When the Nintendo DS was first released, many of its games were little more than technical displays of the DS’ features. One such game was Electroplankton, which ranks among the strangest titles Nintendo has ever made.
That’s not to say it’s strange in the usual Nintendo sense of whimsy and surrealism. Rather, Electroplankton is a strange game because it’s hardly a game at all. It’s a title that allows players to tamper with nine different sound tests (each categorized by a different Electroplankton) to create unique melodies and sound effects. You can even record your own voice.
The way the game goes about these “mini-games” can be creative: One Electroplankton allows you to record voice samples to four fish-like creatures, which then play the samples back in unison as they swim by. Another has players change the trajectory of arrows, and as four different colored Electroplankton follow them, they create different melodies. These are among the more fun experiences in Electroplankton, but to say that the fun is short lived is an understatement.
Other Electroplankton games are so simplistic it’s close to shocking that they got their own category, instead of complimenting another: One Electroplankton has five records that the player can spin with the stylus to create (admittedly lovely) sounds, but spinning these records one way or another can only hold one’s interest for so long. Another game has players tapping the touchscreen to make Electroplankton eggs appear, which hatch seconds later to produce sounds. It’s games like this that require so little input they’d be better suited among WarioWare’s myriads of micro-games.
Possibly the game’s biggest downside is that you can’t save any of your work. Even if you’ve managed to create a cool and catchy little musical number, you’ll lose it as soon as you hit the B button and exit the mini-game in question. It’s a baffling piece of game design. Electroplankton is a game about creating music and sound that doesn’t let you keep any of your creations.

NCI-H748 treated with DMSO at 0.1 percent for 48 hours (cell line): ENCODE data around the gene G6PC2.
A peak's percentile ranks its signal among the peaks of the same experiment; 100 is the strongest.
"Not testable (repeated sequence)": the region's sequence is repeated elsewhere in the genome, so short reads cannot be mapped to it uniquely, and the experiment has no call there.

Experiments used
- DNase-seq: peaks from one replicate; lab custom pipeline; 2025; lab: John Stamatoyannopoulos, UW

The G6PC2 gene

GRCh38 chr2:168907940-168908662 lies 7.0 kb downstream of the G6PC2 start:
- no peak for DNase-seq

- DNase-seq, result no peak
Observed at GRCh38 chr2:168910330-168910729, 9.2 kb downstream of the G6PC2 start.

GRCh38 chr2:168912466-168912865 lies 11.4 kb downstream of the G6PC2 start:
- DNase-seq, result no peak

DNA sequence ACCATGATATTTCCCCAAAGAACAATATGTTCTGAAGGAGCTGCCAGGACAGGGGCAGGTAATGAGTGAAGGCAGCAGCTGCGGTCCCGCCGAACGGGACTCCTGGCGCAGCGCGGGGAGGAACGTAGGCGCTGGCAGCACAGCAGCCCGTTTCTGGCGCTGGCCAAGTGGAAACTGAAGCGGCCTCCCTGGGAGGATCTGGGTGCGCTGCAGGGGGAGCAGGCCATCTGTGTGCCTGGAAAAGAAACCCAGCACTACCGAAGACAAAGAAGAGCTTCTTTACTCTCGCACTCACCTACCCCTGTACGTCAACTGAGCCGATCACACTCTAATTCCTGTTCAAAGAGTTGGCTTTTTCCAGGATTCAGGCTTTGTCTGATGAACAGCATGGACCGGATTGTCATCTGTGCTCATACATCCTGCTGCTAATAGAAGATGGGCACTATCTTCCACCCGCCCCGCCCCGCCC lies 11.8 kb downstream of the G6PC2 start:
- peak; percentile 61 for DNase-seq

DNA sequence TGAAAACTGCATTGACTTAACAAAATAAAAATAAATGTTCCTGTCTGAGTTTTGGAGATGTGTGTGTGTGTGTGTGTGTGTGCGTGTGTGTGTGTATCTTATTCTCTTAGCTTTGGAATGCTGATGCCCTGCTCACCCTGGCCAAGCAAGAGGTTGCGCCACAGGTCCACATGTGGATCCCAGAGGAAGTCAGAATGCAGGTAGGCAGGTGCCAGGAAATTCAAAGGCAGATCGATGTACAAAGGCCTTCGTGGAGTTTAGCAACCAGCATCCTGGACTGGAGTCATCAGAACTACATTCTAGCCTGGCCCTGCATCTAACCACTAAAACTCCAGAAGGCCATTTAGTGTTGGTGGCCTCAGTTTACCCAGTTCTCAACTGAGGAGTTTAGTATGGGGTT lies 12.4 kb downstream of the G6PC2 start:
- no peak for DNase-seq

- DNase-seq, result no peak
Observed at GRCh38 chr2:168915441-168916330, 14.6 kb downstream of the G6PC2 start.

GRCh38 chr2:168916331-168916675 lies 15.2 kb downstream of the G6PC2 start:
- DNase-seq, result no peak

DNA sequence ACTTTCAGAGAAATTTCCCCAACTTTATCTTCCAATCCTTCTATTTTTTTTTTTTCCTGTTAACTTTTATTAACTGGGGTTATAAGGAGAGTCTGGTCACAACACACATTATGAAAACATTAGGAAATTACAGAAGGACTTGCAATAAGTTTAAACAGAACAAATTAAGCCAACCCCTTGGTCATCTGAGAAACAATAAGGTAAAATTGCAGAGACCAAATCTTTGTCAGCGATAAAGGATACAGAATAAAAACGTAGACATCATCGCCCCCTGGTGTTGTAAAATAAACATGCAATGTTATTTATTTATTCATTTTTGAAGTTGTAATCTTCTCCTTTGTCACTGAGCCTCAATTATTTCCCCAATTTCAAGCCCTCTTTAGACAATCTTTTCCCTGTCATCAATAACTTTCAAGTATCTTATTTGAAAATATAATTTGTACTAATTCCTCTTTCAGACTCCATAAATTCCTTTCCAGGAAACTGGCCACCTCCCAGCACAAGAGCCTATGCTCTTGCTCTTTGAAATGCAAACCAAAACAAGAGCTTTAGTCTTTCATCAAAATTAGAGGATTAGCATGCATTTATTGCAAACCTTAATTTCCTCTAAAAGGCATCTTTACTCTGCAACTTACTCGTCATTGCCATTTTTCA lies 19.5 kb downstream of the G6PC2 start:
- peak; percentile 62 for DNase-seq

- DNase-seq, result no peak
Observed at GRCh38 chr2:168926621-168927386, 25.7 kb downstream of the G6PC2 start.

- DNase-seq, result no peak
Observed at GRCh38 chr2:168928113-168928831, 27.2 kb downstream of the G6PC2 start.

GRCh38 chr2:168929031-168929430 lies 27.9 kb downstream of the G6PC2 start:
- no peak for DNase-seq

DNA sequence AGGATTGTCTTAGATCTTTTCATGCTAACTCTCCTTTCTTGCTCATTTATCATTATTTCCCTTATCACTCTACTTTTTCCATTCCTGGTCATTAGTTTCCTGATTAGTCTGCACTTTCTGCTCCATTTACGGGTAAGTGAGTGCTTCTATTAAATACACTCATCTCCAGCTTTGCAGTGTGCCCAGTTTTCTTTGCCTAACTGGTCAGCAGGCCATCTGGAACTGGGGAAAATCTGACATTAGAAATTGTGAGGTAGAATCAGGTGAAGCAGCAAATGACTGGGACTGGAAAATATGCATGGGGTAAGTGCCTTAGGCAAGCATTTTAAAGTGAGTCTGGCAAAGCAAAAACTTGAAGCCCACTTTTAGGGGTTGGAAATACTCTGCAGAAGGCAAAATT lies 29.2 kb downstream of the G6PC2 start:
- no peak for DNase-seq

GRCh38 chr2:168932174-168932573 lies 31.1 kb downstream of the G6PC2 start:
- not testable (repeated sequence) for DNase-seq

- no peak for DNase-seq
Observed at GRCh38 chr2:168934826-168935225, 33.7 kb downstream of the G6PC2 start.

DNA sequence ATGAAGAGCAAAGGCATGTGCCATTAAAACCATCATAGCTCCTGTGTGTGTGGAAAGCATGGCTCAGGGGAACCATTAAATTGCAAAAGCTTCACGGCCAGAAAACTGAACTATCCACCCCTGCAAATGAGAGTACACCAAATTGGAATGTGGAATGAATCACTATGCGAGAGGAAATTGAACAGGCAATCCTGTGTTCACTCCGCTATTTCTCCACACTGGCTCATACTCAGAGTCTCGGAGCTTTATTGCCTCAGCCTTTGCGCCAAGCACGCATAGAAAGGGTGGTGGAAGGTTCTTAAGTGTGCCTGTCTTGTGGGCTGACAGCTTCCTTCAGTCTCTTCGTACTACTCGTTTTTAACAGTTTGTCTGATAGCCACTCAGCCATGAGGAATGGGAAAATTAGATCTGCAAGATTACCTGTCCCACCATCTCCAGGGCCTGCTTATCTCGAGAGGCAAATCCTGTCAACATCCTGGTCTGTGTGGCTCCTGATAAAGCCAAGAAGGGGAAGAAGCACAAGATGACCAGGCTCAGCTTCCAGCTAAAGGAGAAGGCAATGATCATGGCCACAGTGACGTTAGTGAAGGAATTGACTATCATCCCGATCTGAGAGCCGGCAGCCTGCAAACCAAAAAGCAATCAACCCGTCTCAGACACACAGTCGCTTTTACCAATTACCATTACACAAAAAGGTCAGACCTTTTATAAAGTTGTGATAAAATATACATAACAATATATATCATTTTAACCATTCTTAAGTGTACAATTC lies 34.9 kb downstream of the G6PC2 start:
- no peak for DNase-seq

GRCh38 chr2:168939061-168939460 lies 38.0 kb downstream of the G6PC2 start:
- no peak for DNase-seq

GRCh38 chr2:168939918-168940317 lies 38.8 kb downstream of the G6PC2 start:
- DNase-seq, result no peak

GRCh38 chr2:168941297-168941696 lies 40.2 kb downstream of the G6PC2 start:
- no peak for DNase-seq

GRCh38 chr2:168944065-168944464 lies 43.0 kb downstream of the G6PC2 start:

At the very least, Electroplankton has some interesting aesthetics going for it, with its visuals being colorful and almost ghost-like, and its sound design is appropriately catchy (one of the more memorable Electroplankton lets you tamper with the invincibility theme from Super Mario Bros.). Its look and sound is unique enough that Nintendo’s decision to adapt them into a Super Smash Bros. stage isn’t too surprising.
The problem is that Electroplankton, despite its honest intentions at making a creative and soothing gaming experience, is just far too shallow to succeed. Perhaps with a host of additional Electroplankton or the ability to combine the existing ones, the game may have been a little more hefty. But Electroplankton ultimately feels flat, and the inability to save what you create just makes it sting all the more. Even in its day, Electroplankton felt a bit unfulfilled. Today it would barely even pass as an app on the 3DS’ home menu.